by Gary Samson
Throw Out the Fish!
His name is Travis Sawayer, but you may know him as "the fish man." When the UNH men's hockey team is playing at the Whittemore Center, he can usually be found in the front row of Section 120, ready to toss out the fish after UNH's first goal.
"It goes way back in my fraternity," says Sawayer, a sophomore and Zeta Chi brother. "We used to have to buy the fish, but now it's donated by a local fish market. We pick it up on Friday. Some people complain about the smell, because the fish sits in the entryway to our house in a plastic bag--no ice, nothing--until the game."
According to Bob Norton, a former UNH assistant coach, the fish-tossing tradition began in the early 1970s. "It goes back to when we were playing Bowdoin," Norton says. "Of course they were in Division II, and our program had gone way past theirs. I remember (the UNH fans) threw out this little dinky thing and they called it a Division II fish. I guess they were trying to tell Bowdoin they weren't worthy of a first-rate fish."
Andy Buckman customarily removes the fish from the ice. A former Whittemore Center employee, he now works in Exeter, but still makes the trip to Durham on game nights. And what does the custom symbolize to him? "The explanation I've been given is it's the fans telling the opposing goalie to fish the puck out of the net," he says.
There are many famous fish stories. For example, there's the time the UNH mascot, Wild E. Cat, attempted to throw the fish in Snively Arena. Instead of landing on the ice, the fish hit a Yale assistant coach. "He was an Italian guy, and they called him the Godfather," UNH coach Dick Umile '72 relates. "They now call him the Codfather. The guy came up to me after the game, and I apologized. What could I say? It slipped."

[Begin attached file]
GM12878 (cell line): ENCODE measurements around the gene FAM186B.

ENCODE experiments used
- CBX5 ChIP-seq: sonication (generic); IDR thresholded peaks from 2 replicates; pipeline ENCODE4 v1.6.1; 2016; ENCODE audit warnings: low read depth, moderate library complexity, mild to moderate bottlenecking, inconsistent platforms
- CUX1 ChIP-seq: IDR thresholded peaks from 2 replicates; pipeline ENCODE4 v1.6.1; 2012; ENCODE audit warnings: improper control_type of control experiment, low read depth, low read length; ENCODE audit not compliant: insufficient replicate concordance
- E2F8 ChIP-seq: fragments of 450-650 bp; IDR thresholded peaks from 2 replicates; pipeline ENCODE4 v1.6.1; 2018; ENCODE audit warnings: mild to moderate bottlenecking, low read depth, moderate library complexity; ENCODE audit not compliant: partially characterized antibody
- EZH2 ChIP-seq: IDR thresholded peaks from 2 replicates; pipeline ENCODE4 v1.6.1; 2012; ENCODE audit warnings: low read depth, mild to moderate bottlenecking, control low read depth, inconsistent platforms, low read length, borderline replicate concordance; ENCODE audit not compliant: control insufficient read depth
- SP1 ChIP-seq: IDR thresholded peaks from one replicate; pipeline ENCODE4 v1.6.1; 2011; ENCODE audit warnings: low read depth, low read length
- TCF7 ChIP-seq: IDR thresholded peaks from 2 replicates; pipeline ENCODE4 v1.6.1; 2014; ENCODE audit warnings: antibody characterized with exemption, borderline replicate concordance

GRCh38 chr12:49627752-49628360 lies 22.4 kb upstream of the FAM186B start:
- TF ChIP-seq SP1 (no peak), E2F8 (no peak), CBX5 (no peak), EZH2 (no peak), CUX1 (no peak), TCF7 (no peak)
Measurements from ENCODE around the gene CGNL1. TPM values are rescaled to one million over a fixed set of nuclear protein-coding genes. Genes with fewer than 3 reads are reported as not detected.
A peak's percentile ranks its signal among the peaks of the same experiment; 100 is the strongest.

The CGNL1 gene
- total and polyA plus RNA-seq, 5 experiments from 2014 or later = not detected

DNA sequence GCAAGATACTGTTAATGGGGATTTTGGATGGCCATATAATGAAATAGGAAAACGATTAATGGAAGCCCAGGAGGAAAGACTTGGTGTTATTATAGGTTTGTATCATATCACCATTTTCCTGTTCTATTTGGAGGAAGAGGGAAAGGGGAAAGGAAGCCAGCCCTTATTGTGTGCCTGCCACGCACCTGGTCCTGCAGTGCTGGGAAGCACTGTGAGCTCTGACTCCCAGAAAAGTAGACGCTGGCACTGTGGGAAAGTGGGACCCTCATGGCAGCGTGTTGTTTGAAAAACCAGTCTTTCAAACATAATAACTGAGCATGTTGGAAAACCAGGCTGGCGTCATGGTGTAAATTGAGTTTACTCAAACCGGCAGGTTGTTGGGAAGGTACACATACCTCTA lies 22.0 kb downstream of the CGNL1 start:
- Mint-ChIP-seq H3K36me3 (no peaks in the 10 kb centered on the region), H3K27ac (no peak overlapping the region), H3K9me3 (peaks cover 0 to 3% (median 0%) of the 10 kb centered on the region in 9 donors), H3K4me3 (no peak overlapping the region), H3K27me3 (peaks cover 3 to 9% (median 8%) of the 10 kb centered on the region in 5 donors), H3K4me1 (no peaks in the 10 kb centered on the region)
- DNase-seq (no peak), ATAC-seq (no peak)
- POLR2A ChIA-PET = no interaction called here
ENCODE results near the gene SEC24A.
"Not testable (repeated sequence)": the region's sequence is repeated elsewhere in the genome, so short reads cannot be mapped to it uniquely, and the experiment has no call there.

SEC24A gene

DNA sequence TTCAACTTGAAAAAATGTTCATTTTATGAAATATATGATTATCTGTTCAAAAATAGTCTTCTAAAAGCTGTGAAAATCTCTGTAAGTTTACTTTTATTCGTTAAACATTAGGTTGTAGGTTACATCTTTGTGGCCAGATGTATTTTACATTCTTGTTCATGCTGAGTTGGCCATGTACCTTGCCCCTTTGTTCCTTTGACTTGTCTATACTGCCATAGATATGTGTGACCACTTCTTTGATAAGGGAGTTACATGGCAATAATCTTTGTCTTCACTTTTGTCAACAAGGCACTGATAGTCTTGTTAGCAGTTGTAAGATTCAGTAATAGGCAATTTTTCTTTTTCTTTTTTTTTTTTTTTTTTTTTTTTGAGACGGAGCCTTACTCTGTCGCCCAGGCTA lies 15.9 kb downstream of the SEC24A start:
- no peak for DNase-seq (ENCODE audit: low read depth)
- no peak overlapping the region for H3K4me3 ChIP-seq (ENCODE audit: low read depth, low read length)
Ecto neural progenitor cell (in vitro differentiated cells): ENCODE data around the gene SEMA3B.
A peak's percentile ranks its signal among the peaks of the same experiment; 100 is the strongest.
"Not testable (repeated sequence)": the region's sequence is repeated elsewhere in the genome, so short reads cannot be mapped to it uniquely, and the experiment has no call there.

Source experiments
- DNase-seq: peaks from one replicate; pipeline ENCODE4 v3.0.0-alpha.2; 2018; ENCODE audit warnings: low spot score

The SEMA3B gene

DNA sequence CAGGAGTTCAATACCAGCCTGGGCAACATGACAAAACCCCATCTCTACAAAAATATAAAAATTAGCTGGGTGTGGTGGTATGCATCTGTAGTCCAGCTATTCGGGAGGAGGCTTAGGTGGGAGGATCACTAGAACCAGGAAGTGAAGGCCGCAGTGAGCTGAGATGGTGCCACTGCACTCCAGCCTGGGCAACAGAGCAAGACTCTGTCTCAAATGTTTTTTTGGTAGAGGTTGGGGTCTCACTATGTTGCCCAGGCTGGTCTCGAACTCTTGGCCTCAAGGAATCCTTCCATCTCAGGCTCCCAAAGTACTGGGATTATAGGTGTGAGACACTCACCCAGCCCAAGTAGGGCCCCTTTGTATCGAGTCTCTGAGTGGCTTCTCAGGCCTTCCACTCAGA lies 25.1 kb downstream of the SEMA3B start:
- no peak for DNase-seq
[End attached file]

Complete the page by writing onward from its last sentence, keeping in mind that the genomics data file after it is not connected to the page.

One of Umile's favorite fish incidents occurred in the early 1990s. At that time, the home team received a penalty if fans threw objects on the ice. "At all these different rinks people were (throwing) things--tennis balls, newspapers --and it was really holding up the game," the coach recalls. "It's the Maine weekend, and the cops won't let the kid in with the fish. I'm in the office before the game, and the students come to get me. So I go down there, get the fish from the cops, and we're walking in with the fish in the bag. The kids say, 'But coach, we're going to get a penalty.' I say, 'Don't worry about it. We'll kill the penalty. Just throw the fish.'"
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